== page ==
Fifth of households struggle with healthy food costs, MPs warn
A fifth of UK households are “struggling to get access to good quality food at reasonable prices”, meaning they opt for unhealthy alternatives, according to MPs.
Concerned that 40 percent of the UK population will be obese by 2025, a new report by UK Members of Parliament (MPs) has found that a fifth (20 percent) of UK households are “struggling to get access to good quality food at reasonable prices”, causing them to turn to unhealthy, high-calorie alternatives.
The report is titled “Food Security” and was written by the Environment, Food and Rural Affairs (EFRA) Committee. It delves into the availability and affordability of food from the household to the national levels.
EFRA lay some of the blame of the increase in food insecurity on the fact consumer price inflation has risen to its highest rate in over 40 years. However, the report calls on the government to explore the options and affordability of extending the provision of free school meals and to break what it calls the ‘junk food cycle’ that the UK suffers from.
One of the main problems highlighted in the report is the retailers promoting relatively low-cost food which is high in calories but low in other nutrients. It claims that this has led to “many poorer people in the UK [becoming] obese”.
“This cycle starts with the tendency for people to enjoy ‘tasty’ salty or sweet foods – a demand which is then satisfied by supermarkets and fast-food outlets. This plentiful supply in turn creates more opportunities for people to buy food that is relatively bad for them,” explained EFRA.
According to the report, based in current trends, treatment of Type 2 diabetes alone that will stem from this will cost the NHS “more than it currently spends on treating all cancers” by 2035.
Going forward, the Committee have urged the UK Government to review whether income support packages for poorer members of society were sufficient in stopping people needing to turn to food banks. To keep the population up to date, EFRA has said that this review should be published within six months of the publication of the Committee’s report.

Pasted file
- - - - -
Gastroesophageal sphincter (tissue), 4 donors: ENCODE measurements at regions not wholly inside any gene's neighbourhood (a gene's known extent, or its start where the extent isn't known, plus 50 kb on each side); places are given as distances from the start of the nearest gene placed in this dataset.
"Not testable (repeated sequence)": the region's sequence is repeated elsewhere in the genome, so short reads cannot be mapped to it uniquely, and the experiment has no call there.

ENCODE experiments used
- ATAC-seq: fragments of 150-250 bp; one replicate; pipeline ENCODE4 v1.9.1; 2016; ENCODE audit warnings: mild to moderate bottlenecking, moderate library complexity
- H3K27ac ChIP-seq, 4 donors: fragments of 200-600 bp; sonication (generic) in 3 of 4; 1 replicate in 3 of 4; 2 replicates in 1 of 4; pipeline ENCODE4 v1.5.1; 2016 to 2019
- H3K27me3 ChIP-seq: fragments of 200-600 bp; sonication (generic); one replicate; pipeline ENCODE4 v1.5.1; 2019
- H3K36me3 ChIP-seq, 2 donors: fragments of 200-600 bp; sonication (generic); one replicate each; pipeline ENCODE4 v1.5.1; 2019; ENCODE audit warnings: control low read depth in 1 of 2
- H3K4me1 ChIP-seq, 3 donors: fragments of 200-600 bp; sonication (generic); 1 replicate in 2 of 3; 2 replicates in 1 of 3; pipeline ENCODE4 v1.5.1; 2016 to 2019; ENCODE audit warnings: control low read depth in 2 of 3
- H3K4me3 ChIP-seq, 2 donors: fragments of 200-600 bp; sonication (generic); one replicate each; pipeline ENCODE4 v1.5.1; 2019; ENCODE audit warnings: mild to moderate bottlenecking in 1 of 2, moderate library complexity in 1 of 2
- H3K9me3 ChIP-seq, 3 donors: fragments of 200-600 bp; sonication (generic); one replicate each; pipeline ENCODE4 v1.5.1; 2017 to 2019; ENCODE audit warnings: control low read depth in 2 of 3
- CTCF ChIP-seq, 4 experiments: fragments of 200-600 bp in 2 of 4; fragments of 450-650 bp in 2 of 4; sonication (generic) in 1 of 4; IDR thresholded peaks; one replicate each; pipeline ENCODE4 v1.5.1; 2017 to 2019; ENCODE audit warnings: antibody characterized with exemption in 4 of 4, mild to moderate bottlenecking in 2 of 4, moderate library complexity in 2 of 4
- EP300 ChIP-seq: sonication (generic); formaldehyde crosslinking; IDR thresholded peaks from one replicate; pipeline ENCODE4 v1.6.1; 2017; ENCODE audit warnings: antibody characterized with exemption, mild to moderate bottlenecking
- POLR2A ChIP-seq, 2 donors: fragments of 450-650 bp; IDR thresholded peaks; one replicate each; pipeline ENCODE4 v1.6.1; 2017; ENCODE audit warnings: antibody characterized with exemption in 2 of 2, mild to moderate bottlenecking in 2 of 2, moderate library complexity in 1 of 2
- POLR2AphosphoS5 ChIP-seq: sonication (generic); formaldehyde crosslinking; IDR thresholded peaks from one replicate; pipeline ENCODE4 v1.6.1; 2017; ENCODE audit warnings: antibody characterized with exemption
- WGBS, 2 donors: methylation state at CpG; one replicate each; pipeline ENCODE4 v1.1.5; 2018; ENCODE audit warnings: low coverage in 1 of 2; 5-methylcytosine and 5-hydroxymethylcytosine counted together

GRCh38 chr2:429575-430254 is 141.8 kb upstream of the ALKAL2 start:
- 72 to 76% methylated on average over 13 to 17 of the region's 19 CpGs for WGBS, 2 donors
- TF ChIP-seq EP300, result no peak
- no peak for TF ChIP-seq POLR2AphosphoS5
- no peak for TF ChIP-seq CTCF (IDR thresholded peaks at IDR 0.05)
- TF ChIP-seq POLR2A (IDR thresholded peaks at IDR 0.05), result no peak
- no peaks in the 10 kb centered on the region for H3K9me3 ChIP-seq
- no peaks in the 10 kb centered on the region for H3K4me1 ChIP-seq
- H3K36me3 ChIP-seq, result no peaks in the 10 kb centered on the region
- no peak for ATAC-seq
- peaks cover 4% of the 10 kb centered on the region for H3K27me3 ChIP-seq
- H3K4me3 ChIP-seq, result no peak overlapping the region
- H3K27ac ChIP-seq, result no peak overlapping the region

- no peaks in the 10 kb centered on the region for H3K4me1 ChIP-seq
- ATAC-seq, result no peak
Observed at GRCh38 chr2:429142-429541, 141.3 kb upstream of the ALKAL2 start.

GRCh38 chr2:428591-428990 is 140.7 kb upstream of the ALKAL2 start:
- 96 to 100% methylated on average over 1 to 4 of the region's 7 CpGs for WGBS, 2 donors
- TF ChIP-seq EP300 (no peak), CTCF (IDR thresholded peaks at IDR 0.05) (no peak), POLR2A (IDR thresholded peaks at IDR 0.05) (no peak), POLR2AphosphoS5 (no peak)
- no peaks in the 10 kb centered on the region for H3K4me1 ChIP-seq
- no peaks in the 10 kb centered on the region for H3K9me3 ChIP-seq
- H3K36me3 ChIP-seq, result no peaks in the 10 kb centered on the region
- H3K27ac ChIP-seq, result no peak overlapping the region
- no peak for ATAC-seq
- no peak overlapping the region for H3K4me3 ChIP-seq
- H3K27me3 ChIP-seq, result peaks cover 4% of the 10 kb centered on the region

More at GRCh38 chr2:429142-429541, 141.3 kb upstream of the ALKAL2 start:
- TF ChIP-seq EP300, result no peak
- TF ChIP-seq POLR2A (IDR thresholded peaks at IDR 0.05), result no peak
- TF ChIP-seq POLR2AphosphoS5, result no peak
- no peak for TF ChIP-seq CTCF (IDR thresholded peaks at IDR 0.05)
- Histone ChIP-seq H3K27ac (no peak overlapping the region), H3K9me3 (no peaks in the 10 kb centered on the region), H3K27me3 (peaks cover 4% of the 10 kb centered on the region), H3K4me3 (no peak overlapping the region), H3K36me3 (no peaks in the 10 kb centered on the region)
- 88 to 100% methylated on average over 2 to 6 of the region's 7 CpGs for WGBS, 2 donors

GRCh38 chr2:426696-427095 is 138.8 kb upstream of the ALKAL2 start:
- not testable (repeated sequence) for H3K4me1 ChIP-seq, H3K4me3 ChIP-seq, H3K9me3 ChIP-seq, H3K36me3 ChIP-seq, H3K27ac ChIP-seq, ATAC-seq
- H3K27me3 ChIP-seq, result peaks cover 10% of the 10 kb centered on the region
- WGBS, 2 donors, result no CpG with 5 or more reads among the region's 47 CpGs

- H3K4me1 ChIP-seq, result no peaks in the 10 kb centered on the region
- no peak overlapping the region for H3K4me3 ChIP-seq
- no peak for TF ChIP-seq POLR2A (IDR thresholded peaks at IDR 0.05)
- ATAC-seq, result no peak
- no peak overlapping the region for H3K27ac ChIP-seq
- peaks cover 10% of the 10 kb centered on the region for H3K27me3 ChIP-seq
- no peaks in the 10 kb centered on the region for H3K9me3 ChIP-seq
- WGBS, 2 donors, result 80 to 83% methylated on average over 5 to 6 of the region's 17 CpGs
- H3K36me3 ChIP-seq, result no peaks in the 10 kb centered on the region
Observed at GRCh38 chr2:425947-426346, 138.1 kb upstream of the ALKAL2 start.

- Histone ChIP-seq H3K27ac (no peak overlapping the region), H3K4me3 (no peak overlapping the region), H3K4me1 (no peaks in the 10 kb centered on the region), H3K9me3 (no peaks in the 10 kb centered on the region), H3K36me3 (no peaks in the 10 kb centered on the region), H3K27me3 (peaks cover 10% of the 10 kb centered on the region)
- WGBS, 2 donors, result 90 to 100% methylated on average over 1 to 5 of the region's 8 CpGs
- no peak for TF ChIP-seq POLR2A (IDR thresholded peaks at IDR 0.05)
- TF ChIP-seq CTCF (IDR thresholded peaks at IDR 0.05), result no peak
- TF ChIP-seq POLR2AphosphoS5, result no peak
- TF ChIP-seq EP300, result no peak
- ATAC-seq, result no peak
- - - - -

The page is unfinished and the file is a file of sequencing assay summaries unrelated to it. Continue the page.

The report also draws upon the impact made by Henry Dimbleby, a previous independent food advisor to the Government that resigned in March 2023. It said that “while Dimbleby’s National Food Strategy, an Independent Review that made the links between the types of food we eat and the health of the nation, the government’s subsequent Food Strategy document published in June 2022 ‘did not cover the topic at all or set out any actions to break the junk food cycle’”.
Taking a look at some of the broader factors that influence food accessibility and production in the UK, EFRA has found that only 54 percent of the food eaten in the UK is home-grown or home reared.
In addition, EFRA called for the need for a sea change in the UK Government’s attitude to food security. Taking a quote from Mark Spencer MP, Minister of State for Food, Farming and Fisheries, when he claimed “’household affordability of, and access to, food’ is not part of the definition of food security”, with the Committee responding “We disagree”.
Commenting on the findings of the report, Sir Robert Goodwill, Chair of the Environment, Food and Rural Affairs Committee, said: “Food security matters to us all. It is vital to farmers; it is vital to other food producers. And of course, it is vital for every citizen up and down the land to have a square meal at a reasonable price. But surprisingly, the government does not appear to be taking this very basic matter anywhere near seriously enough.
“This report is calling, through its various recommendations, for much more attention to be paid to the guaranteed supply of good quality food – at prices which suit both producers and consumers. I know that is not an easy balance to strike. But that’s what government is for. It must read the report carefully and act accordingly,” Goodwill concluded.